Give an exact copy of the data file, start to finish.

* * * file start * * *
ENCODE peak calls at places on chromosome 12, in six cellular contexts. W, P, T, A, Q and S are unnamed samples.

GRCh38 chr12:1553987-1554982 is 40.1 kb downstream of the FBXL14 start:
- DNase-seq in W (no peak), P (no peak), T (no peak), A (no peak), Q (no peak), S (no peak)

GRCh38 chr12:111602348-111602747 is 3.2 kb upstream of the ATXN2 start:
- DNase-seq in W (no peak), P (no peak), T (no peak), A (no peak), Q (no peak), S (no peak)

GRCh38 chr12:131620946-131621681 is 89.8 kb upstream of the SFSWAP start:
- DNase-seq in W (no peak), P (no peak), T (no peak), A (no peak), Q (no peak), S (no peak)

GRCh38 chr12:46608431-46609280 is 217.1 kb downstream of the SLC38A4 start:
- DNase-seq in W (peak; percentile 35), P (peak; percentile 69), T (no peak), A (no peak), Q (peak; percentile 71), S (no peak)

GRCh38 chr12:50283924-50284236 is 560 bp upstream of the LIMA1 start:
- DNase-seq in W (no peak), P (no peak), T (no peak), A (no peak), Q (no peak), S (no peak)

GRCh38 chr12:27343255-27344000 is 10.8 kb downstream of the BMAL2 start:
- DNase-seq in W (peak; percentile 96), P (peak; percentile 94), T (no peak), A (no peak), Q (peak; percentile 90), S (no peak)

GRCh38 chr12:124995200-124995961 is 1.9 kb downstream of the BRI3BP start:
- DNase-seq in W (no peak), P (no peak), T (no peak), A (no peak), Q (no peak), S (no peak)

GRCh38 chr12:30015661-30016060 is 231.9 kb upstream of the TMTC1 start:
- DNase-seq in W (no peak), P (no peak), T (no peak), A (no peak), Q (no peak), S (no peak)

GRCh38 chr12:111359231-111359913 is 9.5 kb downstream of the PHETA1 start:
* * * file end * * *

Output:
ENCODE peak calls at places on chromosome 12, in six cellular contexts. W, P, T, A, Q and S are unnamed samples.

GRCh38 chr12:1553987-1554982 is 40.1 kb downstream of the FBXL14 start:
- DNase-seq in W (no peak), P (no peak), T (no peak), A (no peak), Q (no peak), S (no peak)

GRCh38 chr12:111602348-111602747 is 3.2 kb upstream of the ATXN2 start:
- DNase-seq in W (no peak), P (no peak), T (no peak), A (no peak), Q (no peak), S (no peak)

GRCh38 chr12:131620946-131621681 is 89.8 kb upstream of the SFSWAP start:
- DNase-seq in W (no peak), P (no peak), T (no peak), A (no peak), Q (no peak), S (no peak)

GRCh38 chr12:46608431-46609280 is 217.1 kb downstream of the SLC38A4 start:
- DNase-seq in W (peak; percentile 35), P (peak; percentile 69), T (no peak), A (no peak), Q (peak; percentile 71), S (no peak)

GRCh38 chr12:50283924-50284236 is 560 bp upstream of the LIMA1 start:
- DNase-seq in W (no peak), P (no peak), T (no peak), A (no peak), Q (no peak), S (no peak)

GRCh38 chr12:27343255-27344000 is 10.8 kb downstream of the BMAL2 start:
- DNase-seq in W (peak; percentile 96), P (peak; percentile 94), T (no peak), A (no peak), Q (peak; percentile 90), S (no peak)

GRCh38 chr12:124995200-124995961 is 1.9 kb downstream of the BRI3BP start:
- DNase-seq in W (no peak), P (no peak), T (no peak), A (no peak), Q (no peak), S (no peak)

GRCh38 chr12:30015661-30016060 is 231.9 kb upstream of the TMTC1 start:
- DNase-seq in W (no peak), P (no peak), T (no peak), A (no peak), Q (no peak), S (no peak)

GRCh38 chr12:111359231-111359913 is 9.5 kb downstream of the PHETA1 start: